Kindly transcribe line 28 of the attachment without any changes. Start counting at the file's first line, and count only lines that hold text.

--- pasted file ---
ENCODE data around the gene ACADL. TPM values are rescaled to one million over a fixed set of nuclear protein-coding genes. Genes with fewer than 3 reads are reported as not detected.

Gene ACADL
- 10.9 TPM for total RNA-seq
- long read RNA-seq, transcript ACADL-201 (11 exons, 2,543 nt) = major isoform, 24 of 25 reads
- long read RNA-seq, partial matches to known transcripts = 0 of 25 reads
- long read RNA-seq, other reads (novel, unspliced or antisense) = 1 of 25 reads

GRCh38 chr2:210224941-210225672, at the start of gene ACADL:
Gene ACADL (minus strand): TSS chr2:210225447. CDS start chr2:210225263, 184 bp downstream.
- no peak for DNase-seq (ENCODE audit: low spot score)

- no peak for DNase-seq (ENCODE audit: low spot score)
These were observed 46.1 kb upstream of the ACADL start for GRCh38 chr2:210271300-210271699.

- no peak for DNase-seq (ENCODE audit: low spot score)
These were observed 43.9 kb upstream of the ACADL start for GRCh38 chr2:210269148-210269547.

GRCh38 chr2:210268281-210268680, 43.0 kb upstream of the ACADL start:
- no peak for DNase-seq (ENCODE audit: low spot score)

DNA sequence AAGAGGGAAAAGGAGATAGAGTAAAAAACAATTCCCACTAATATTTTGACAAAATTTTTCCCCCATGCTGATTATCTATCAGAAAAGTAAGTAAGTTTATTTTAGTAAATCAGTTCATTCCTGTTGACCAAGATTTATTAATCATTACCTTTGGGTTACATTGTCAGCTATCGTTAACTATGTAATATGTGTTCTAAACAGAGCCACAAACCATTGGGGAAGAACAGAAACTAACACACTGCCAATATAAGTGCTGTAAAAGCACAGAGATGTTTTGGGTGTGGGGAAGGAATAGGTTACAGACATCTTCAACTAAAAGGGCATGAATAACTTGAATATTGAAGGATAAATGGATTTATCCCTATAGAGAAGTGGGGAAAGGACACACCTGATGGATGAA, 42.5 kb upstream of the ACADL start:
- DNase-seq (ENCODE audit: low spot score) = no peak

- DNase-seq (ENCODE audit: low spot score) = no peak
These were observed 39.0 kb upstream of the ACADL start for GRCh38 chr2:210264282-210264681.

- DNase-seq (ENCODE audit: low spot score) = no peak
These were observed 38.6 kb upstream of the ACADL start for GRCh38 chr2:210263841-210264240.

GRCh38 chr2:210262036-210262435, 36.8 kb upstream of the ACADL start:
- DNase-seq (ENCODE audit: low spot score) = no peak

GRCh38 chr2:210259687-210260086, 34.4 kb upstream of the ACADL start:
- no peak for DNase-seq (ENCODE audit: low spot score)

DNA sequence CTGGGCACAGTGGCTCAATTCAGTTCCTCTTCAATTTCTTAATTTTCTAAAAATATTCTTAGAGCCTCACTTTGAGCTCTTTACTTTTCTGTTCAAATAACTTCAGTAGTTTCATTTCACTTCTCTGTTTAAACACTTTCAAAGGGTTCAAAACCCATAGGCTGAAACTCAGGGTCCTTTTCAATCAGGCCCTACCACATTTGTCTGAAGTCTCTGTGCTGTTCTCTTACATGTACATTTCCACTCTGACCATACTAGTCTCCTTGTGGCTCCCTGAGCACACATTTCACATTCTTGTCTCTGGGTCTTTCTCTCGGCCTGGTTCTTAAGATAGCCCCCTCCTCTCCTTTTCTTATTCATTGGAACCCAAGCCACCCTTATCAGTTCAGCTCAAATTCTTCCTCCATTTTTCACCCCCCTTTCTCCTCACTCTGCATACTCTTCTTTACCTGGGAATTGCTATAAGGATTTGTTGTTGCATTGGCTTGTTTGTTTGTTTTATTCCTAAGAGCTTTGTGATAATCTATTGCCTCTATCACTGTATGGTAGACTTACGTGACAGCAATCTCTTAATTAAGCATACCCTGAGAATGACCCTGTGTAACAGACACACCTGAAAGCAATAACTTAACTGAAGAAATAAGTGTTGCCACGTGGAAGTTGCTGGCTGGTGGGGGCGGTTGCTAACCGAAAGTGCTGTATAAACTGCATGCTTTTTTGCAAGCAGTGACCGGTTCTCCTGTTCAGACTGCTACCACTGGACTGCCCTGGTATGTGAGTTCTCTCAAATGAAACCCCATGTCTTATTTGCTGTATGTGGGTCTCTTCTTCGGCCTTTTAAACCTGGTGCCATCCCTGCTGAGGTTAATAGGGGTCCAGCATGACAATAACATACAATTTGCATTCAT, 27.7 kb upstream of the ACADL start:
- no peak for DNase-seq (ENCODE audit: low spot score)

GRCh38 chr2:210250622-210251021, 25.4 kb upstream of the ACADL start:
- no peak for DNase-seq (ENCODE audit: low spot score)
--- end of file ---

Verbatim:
GRCh38 chr2:210250622-210251021, 25.4 kb upstream of the ACADL start: